Students, parents, teachers, and concerned taxpayers can all act to end dissection. Here’s how students can help:

  • As early as possible in the school year, find out if you will be expected to perform or watch a dissection. Do not wait until the last minute. If a dissection lab is planned, tell your teacher that you do not want to participate. With enough time, you and your teacher should be able to choose another project.
  • When talking with your teacher, calmly and plainly state your reasons for refusing to dissect. Emphasize that you cannot comfortably participate in dissection because of the values and beliefs you hold. Ask your teacher to respond as soon as possible to your request for a lesson without dissection. If he or she refuses your request, take your concern to the principal.
  • Suggest alternatives that will allow you to gain the same knowledge as your classmates who participate in the dissection. Most students do not accept watching other students dissect as an alternative, as this puts them in the position of participating in the use of animals as educational tools. You should expect to be given the same tests as the other students, provided they do not include a dissected animal, and you should not receive a reduced grade for doing an alternative project.
  • It may help to put your statements into writing, either to help you speak with your teacher, or to give directly to him or her to read before you discuss the matter. If you give a statement to your teachers, keep a copy of it for future reference.
  • You might want to involve other students who oppose dissection. Use any available student forum, such as the school newspaper or student government, to encourage awareness and discussion. Most students will support the right to not dissect.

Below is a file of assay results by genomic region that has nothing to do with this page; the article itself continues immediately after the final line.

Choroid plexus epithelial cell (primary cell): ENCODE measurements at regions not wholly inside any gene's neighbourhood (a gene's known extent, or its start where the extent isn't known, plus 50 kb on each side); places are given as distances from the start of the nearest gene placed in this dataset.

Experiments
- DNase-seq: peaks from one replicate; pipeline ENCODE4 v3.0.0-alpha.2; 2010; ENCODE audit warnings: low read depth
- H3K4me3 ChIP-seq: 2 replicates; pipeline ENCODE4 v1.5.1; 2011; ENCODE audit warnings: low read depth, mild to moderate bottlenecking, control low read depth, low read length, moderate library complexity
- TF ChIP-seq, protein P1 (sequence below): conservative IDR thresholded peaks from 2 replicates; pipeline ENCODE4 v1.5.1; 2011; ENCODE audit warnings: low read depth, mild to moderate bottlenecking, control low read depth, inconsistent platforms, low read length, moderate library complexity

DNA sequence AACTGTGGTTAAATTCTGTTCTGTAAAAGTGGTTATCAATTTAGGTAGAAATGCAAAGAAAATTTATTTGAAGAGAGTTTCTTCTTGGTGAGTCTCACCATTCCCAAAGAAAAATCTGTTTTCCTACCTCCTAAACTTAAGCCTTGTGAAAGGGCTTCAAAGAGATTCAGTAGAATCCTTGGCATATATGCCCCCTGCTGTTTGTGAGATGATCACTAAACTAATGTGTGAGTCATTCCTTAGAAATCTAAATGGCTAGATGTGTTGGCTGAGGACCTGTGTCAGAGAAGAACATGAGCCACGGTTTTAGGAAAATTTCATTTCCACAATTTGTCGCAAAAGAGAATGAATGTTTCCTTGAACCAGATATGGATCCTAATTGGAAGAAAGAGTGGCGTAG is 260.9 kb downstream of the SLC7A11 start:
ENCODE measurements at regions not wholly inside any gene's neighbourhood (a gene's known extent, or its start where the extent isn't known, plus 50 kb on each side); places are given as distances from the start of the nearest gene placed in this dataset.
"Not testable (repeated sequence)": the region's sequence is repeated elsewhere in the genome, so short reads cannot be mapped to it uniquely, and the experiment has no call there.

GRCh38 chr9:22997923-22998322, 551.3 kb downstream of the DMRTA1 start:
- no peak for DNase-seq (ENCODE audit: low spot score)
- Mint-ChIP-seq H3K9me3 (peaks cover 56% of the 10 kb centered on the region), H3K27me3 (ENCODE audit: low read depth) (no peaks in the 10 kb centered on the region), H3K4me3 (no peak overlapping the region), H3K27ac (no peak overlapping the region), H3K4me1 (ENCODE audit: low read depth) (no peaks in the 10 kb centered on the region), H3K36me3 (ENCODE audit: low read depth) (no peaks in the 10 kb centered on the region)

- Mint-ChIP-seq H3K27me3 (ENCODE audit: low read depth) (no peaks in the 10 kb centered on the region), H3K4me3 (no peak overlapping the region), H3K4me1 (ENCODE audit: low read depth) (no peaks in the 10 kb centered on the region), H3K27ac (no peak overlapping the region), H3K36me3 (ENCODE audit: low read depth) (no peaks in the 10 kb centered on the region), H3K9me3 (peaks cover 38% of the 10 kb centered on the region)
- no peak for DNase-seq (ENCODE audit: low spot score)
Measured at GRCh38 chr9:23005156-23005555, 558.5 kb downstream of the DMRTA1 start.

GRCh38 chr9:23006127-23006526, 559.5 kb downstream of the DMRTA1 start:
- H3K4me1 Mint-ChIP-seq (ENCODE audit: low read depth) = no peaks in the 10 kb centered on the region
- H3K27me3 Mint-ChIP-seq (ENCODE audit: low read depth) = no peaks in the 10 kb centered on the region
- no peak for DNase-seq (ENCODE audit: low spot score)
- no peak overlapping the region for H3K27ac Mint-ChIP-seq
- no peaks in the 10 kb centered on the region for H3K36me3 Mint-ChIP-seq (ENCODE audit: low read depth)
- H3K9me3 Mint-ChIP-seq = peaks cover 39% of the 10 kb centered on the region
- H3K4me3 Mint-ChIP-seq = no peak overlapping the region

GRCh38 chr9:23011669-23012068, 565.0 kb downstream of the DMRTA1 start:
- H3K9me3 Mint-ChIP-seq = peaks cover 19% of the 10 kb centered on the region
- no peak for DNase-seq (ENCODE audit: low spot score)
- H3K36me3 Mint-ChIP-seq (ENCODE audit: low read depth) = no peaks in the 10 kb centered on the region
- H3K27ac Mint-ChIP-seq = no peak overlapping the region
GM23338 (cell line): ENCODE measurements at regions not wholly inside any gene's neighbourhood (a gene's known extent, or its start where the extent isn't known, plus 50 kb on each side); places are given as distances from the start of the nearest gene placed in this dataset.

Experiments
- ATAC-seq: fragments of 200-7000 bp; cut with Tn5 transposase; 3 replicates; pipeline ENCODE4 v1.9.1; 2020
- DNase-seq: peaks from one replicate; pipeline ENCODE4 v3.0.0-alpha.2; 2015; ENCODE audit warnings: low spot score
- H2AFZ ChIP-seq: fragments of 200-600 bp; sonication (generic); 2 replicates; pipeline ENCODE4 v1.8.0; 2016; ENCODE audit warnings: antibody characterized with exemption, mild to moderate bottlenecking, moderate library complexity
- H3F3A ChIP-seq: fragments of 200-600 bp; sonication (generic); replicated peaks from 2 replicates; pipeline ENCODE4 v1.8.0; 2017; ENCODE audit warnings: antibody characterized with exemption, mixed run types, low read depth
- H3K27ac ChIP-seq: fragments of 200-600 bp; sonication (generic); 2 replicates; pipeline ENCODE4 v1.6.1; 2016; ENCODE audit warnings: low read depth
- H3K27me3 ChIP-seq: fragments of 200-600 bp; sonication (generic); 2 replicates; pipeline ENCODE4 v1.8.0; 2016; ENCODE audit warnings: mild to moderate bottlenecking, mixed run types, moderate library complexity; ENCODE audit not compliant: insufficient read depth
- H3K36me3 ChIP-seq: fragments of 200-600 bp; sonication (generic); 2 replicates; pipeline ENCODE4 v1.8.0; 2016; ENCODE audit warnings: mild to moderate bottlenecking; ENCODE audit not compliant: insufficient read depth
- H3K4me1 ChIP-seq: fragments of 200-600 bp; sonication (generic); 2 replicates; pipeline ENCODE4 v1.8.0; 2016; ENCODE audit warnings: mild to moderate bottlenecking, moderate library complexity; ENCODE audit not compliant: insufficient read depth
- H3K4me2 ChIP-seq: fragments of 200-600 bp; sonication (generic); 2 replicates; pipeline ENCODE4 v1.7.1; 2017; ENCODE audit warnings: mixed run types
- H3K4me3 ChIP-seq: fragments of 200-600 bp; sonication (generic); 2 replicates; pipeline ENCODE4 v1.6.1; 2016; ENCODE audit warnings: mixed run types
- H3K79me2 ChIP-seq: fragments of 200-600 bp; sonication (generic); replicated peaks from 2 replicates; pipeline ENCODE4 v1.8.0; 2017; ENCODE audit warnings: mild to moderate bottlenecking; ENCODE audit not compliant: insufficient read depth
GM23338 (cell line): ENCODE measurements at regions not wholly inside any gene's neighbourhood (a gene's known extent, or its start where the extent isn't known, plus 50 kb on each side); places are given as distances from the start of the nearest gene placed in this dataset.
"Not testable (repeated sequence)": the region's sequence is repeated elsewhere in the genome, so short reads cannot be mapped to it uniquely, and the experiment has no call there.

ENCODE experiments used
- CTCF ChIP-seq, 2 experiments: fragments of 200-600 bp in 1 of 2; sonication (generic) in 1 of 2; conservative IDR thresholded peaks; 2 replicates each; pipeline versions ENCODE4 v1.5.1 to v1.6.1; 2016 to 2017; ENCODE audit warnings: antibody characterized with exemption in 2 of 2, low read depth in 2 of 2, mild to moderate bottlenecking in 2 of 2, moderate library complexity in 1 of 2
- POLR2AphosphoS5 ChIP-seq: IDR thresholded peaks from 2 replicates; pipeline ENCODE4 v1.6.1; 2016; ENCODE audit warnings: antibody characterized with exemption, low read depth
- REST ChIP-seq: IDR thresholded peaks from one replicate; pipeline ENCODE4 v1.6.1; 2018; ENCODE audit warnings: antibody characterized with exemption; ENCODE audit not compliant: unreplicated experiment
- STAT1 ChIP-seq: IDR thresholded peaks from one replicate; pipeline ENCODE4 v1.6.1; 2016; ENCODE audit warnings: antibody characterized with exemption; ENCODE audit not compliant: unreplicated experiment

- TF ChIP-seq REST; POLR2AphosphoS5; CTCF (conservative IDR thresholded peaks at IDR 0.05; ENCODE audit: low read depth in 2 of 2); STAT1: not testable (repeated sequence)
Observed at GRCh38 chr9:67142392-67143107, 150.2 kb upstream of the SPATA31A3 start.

For additional information, please refer to PCRM’s fact sheets entitled, “Dissection Alternatives” and “Cost Analysis of Dissection Versus Nonanimal Teaching Methods.”

Additional Resources

A booklet, Objecting to Dissection, counseling, and alternative loan information are available from:
National Anti-Vivisection Society (NAVS)
53 W. Jackson Blvd.
Chicago, IL 60604-3795
Dissection Hotline: 800-922-FROG
www.navs.org

A catalog of alternatives, Beyond Dissection, is available from:
Ethical Science Education Coalition
333 Washington St., Suite 850
Boston, MA 02108
617-367-9143
www.neavs.org

A collection of information on specific alternatives, Alternative Project Sheets, is available from:
National Association for Humane and Environmental Education (NAHEE)
67 Norwich Essex Tpke.
E. Haddam, CT 06423
860-434-8666
www.nahee.org

A program to teach students about environmental and animal issues, Animal Learn, is available from:
American Anti-Vivisection Society (AAVS)
801 Old York Rd., # 204
Jenkintown, PA 19046
800-SAY-AAVS
www.aavs.org

Additional information on dissection is available from:
People for the Ethical Treatment of Animals (PETA)
501 Front St.
Norfolk, VA 23510
757-622-7382
www.peta.org

Alternative loans are also available from:
Humane Society of the United States (HSUS)
2100 L St., N.W.
Washington, DC 20037
301-258-3042
www.hsus.org

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The Physicians Committee
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Phone: 202-686-2210     Email: pcrm@pcrm.org